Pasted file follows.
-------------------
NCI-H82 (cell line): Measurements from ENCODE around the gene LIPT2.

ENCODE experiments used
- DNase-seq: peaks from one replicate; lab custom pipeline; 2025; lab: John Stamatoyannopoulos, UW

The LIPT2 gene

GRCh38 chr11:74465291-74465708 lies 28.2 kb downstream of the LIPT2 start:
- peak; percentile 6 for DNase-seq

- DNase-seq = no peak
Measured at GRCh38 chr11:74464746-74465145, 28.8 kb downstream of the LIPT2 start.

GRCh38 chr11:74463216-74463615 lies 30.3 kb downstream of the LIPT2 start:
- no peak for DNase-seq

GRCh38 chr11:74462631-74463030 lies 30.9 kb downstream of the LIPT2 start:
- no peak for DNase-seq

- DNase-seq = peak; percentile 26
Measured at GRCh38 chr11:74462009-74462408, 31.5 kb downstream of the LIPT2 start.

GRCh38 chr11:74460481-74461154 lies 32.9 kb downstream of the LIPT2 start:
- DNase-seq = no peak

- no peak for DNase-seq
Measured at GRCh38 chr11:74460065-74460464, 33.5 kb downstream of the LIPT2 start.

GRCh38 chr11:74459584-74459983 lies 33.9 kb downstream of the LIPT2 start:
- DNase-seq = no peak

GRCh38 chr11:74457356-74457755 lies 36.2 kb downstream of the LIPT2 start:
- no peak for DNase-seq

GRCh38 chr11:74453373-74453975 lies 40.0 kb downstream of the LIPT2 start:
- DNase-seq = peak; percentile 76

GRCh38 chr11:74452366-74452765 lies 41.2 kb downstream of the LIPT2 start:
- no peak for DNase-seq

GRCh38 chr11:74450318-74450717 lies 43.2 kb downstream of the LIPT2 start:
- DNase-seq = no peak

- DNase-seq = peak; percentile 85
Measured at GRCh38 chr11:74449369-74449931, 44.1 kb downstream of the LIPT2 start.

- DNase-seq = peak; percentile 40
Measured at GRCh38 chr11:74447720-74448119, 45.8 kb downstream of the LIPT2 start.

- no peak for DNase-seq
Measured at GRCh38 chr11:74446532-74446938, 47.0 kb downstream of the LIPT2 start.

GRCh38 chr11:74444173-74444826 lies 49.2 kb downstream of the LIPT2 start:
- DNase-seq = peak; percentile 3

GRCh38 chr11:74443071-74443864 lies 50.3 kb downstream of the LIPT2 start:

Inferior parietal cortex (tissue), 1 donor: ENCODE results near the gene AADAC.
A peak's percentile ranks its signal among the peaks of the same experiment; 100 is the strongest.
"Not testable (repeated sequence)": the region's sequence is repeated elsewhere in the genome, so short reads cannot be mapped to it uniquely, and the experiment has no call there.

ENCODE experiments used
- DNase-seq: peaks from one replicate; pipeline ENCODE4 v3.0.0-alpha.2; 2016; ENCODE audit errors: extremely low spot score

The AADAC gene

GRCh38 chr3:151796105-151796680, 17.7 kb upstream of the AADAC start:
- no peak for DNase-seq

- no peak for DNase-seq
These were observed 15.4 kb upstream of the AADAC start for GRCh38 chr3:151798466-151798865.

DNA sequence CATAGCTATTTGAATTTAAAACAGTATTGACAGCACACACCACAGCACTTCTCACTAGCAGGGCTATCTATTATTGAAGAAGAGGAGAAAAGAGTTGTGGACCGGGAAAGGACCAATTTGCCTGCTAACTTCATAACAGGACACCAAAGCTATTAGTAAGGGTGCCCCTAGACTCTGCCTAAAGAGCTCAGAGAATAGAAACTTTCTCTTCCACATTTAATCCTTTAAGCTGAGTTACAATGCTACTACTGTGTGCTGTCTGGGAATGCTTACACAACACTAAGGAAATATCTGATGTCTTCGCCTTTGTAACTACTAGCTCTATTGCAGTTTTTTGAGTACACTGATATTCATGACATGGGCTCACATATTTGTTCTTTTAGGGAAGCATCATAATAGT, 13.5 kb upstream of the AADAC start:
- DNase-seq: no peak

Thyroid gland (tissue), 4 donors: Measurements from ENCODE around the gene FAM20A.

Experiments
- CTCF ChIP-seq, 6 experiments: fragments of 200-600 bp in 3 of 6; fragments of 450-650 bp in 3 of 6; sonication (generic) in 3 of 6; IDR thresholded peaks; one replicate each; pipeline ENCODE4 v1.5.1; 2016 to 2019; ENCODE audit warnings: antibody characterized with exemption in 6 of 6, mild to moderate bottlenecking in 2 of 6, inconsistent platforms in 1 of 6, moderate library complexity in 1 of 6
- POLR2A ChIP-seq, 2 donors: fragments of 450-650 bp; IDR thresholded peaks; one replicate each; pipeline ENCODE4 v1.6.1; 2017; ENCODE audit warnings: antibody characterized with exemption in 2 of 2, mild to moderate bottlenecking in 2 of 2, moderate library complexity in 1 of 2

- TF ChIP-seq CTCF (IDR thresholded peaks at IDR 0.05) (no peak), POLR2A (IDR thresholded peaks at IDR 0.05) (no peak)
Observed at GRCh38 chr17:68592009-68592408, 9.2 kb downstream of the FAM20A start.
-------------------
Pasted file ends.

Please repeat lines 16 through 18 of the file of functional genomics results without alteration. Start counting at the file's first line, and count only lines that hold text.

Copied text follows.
- DNase-seq = no peak

- no peak for DNase-seq
Measured at GRCh38 chr11:74460065-74460464, 33.5 kb downstream of the LIPT2 start.